Tuesday, May 15, 2007

My Proposal for ACC Basketball Scheduling

Since going to 12 teams, there has been a lot of talk about basketball scheduling. Gone are the days when you could play a 14 or 16 game schedule and get home and away games against each team. To go back to those days, conference games would take up 22 games, leaving little for those big out-0f-conference games like Duke vs. Michigan, UNC vs. Arizona, and Clemson vs. Monmouth.

So, we are left with an imbalanced schedule. Some teams get Duke twice, some teams get UNC Twice, some lucky team gets Miami twice. The problems with an imbalanced schedule are:

  1. An imbalanced schedule can be inherently unfair, with two teams fighting for regular season championship, but one of them having a weaker schedule than the other.
  2. Duke and UNC are big draws, bring a lot of excitement and a lot of ticket sales, but not everyone can play them twice every year.
Those issues are going to remain. You can reduce their impact by going for more conference games, but this reduces the control that coaches have on scheduling, and you can make an argument that it could hurt the ACC come tournament time, because teams would have fewer opportunities to play different styles and fewer opportunities to impress the committee with quality out of conference wins.

The somewhat random nature of the current imbalanced scheduling is part of the problem with its perceived unfairness. What I'd rather do is take a page from the NFL. The NFL takes a couple of games for each team every year, and based on the previous years record, schedules teams of similar strength. So for example, if a team finishes near the bottom of the NFL record wise, those two flex games would be against 2 teams that also sucked. While it is a small part of the schedule, many credit this system for the parity in the NFL, with teams seemingly often making bottom to top turn-arounds in a single year.

So, why not do something like that for the ACC. The ACC has always been progressive in its thinking, from the first conference tournament, to the 83 season with short shot clock and short 3 point line.

So, here is my proposal. Like the current system, each team plays every other team at least once. That takes up 11 of the 16 games. Also like today, each team gets 2 natural rivals. These are teams that no matter what, you play twice a year. For example, each year, NC State gets home and home with UNC and Wake. Duke's rivals are UNC and Maryland. Maryland's are UVA and Duke, etc. In some cases these "rivals" may be forced relationships, as BC doesn't really have natural rivals yet. But this type of setup is required, because any system that doesn't ensure 2 Duke/UNC games or 2 UNC/State games is a non-starter.

So, 13 of the 16 games are spoken for, but that leaves 3 additional games on the schedule. These would be scheduled based on the previous seasons results. Some purists might argue that unlike professional sports, the college game really starts fresh each year. Have you ever heard coaches talk about how they never defend a title, because each team is so different. That may be true, but often times you can draw conclusions about a teams likely strength based on the previous year. Sure, teams get better and worse, but previous years finish I'd argue is probably most often as good a predictor as is the pre-season writer's poll.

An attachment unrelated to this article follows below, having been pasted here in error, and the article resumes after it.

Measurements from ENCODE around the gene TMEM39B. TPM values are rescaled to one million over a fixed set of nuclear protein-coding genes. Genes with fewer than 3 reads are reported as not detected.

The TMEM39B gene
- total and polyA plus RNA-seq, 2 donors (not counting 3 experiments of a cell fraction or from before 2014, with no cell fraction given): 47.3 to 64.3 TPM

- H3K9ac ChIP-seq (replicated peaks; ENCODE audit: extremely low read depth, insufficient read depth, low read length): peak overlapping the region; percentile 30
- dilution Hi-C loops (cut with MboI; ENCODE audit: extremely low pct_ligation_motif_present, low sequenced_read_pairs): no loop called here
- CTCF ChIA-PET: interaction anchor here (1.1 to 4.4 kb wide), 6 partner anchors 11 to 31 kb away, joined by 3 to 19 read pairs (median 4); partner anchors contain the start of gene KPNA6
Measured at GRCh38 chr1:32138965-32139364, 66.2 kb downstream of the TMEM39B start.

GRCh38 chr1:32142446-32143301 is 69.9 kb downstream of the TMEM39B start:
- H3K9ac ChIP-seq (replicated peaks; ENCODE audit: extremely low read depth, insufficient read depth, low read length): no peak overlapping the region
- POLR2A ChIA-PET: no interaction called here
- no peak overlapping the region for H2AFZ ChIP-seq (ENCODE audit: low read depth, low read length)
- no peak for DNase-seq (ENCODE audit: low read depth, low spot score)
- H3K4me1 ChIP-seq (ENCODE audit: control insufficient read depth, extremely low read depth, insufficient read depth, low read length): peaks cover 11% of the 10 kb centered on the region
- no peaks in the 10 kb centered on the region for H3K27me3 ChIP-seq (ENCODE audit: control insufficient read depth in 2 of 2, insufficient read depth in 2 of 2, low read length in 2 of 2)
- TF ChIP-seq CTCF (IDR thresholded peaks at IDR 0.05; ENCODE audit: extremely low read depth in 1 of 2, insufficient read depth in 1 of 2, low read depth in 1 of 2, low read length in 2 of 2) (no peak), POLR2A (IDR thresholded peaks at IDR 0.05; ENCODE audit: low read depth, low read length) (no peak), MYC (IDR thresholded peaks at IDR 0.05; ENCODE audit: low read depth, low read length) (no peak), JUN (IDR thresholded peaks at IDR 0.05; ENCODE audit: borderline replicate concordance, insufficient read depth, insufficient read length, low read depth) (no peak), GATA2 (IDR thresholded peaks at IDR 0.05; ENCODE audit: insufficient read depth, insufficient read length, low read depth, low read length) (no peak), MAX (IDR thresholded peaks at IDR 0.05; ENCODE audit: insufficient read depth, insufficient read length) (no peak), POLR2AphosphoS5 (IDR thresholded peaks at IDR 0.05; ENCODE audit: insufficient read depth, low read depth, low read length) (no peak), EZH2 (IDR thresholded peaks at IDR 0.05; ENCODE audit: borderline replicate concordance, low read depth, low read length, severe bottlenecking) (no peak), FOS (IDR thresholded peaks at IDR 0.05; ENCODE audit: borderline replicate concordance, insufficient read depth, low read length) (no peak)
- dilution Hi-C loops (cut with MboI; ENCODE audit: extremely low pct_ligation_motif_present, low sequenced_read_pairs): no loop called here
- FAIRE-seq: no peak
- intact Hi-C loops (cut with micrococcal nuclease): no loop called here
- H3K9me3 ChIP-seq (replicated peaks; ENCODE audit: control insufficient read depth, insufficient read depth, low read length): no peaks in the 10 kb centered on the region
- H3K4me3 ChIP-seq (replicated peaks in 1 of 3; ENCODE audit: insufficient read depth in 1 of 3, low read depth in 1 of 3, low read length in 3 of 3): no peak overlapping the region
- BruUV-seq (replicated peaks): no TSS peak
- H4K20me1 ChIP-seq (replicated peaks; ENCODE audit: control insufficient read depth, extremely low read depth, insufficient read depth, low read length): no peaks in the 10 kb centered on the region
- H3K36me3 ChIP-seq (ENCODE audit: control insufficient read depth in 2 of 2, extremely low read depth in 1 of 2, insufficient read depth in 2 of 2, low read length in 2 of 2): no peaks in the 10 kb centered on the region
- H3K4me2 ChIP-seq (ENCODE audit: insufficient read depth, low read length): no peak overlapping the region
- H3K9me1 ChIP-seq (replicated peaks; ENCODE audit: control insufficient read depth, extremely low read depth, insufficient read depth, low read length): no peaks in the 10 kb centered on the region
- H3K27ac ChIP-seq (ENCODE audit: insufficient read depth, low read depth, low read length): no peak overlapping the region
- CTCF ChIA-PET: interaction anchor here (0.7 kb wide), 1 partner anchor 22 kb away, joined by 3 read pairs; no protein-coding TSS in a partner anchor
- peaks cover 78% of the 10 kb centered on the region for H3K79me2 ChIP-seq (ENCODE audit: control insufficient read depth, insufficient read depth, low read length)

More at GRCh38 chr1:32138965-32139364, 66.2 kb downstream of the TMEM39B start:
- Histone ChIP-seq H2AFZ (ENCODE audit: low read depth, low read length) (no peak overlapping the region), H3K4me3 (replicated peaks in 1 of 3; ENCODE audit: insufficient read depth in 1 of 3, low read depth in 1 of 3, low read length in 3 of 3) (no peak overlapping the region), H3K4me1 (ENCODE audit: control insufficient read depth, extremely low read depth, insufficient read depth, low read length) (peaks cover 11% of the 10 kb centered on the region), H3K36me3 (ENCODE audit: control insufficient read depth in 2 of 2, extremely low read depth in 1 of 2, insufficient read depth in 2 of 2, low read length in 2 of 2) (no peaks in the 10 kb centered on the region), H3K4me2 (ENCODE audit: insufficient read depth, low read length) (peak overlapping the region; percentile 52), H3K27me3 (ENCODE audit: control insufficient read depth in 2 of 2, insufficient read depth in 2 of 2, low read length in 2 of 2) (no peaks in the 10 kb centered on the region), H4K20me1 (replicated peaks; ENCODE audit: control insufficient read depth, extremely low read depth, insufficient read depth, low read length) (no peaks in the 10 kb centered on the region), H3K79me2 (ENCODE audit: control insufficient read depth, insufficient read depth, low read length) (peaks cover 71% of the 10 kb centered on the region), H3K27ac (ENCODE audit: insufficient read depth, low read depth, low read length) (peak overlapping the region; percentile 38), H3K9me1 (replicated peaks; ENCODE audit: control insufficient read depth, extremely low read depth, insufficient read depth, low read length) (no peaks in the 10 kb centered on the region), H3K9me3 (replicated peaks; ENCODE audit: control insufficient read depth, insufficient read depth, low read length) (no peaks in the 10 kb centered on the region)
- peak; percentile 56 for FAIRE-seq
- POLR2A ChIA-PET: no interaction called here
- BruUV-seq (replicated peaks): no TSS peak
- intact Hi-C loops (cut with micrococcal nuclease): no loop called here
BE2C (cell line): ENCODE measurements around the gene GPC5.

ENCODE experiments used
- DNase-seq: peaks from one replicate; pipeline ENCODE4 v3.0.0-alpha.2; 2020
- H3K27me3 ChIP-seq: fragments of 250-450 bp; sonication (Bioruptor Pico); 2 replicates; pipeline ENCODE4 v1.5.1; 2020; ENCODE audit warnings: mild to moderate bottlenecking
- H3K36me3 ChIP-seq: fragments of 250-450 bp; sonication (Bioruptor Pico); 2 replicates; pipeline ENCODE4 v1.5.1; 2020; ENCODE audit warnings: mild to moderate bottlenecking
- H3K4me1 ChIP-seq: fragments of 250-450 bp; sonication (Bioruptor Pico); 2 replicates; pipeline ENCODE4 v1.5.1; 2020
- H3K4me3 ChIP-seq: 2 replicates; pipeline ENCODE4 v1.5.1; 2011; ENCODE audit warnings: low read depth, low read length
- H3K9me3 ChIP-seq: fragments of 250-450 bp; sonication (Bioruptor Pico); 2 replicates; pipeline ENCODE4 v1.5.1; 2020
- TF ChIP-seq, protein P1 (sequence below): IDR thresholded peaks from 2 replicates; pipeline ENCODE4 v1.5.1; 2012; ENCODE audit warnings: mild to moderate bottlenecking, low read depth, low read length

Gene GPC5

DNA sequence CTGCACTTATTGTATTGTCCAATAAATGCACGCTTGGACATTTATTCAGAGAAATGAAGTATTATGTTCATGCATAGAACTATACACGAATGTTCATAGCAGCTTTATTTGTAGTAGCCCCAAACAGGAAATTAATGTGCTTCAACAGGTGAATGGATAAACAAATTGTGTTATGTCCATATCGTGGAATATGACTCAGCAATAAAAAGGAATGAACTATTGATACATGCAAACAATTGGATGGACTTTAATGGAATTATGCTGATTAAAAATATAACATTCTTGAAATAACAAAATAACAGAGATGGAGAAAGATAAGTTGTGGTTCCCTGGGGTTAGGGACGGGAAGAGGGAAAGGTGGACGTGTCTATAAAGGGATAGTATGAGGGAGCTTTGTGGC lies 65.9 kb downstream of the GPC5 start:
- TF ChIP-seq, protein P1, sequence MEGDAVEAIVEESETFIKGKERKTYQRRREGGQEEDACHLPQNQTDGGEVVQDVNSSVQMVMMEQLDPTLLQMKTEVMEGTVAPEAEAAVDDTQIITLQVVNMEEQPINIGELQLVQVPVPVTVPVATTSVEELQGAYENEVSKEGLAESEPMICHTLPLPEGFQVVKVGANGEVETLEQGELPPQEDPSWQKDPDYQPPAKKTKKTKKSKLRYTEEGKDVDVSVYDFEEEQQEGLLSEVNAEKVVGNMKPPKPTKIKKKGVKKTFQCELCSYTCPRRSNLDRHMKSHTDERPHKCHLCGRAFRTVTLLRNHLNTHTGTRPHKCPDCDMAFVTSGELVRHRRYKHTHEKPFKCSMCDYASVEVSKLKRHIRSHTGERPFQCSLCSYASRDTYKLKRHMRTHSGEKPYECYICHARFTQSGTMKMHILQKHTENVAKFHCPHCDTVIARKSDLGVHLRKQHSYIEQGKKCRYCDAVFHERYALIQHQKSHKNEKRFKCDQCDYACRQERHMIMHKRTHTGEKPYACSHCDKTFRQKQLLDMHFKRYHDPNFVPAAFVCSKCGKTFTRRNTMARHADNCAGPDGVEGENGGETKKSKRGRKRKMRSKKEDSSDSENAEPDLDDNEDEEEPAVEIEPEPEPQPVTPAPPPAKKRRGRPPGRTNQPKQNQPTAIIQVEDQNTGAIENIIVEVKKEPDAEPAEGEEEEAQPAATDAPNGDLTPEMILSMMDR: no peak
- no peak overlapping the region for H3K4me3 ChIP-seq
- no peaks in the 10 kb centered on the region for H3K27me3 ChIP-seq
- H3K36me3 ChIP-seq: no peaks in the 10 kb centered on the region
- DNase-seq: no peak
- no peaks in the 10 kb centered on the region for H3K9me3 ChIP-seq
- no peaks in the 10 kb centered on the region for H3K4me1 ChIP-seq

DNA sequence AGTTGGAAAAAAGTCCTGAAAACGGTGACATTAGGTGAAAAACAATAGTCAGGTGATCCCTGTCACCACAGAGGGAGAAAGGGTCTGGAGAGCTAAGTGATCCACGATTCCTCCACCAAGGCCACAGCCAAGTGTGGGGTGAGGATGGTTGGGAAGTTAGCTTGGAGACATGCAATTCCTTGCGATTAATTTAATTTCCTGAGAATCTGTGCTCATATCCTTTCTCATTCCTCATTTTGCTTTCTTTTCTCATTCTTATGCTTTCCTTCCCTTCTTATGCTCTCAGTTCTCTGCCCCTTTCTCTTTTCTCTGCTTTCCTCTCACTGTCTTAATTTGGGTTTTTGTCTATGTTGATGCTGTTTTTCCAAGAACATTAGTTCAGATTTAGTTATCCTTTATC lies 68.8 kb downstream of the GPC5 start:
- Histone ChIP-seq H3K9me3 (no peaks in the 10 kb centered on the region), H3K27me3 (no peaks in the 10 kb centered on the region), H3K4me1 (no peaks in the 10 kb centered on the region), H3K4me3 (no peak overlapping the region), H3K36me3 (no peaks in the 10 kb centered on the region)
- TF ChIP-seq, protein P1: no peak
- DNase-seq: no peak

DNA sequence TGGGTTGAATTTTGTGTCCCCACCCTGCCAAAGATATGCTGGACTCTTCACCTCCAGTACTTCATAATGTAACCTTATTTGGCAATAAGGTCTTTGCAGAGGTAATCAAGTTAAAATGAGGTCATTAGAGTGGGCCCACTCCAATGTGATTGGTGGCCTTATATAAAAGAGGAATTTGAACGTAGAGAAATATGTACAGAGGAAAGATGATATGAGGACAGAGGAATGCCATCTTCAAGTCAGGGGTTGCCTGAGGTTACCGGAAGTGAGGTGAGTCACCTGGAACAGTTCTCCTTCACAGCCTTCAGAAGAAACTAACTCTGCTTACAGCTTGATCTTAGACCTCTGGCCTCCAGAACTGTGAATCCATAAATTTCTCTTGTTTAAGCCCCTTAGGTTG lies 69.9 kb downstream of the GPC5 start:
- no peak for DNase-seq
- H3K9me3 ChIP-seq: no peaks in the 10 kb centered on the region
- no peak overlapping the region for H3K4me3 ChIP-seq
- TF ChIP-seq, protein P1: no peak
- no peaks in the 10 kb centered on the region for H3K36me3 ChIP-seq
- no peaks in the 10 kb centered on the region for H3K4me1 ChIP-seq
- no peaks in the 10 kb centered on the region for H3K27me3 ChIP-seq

So, based on the previous years finish, you divide the league into 3 divisions. The top 4 teams are in the Top division, then middle 3, bottom 3. Those 3 remaining ACC games would be scheduled against the team that finished in your same division. So, based on 2006-2007 results:

North Carolina 11-5 31-7
Virginia 11-5 21-11
Virginia Tech 10-6 22-12
Boston College 10-6 21-12
Maryland 10-6 25-9
Georgia Tech 8-8 20-12
Duke 8-8 22-11
Clemson 7-9 25-11
Florida State 7-9 22-13
NC State 5-11 20-16
Wake Forest 5-11 15-16
Miami 4-12 12-20


North Carolina's additional games would be against Virginia, Virginia Tech, and BC.

Duke, who finished in the middle would get Maryland, GaTech, and Clemson.

Before I go on, let me say that this past year was a pretty odd year in the ACC, and more times than not, I think you could expect Duke and UNC to both be in the top division, with two other teams that are typically solid. The other thing is that as you look at the plan above, some teams end up in the same division as their natural rivals. You wouldn't schedule 3 games with a team, so when that happens, you just work through it, grabbing the next highest finishing team you aren't already scheduled with.


All of this sound pretty convoluted, but it isn't that hard to do. The end result would be more good games and fewer blowouts, more marquee games, and more parity. By letting better teams play more games against better teams, they get more quality experience to prepare them for the NCAA's. By letting middle teams play more games against middle teams, it gives them a chance to prove themselves to the selection committee. And the bottom dwellers get a better chance to lift themselves out of the basement instead of 3 or 4 automatic losses against Duke and Carolina.

What do you think?

2 comments:

David Fix said...

If the ACC can't play a true round-robin, which they can't with 12 teams, I think the're better off sticking with the 16 game format with 2 traditional rivals and the rotation among 3 other schools. Sure, it's not equatable, and some teams will end up with easier schedules than others... still gotta win the tournament to be the true conference champion.

Ken White said...

You know, my dream of course is for everyone to go 8-8 and all make the tournament. I keep hoping there is some kind of scheduling trick you can do to bring the top down and lift the bottom.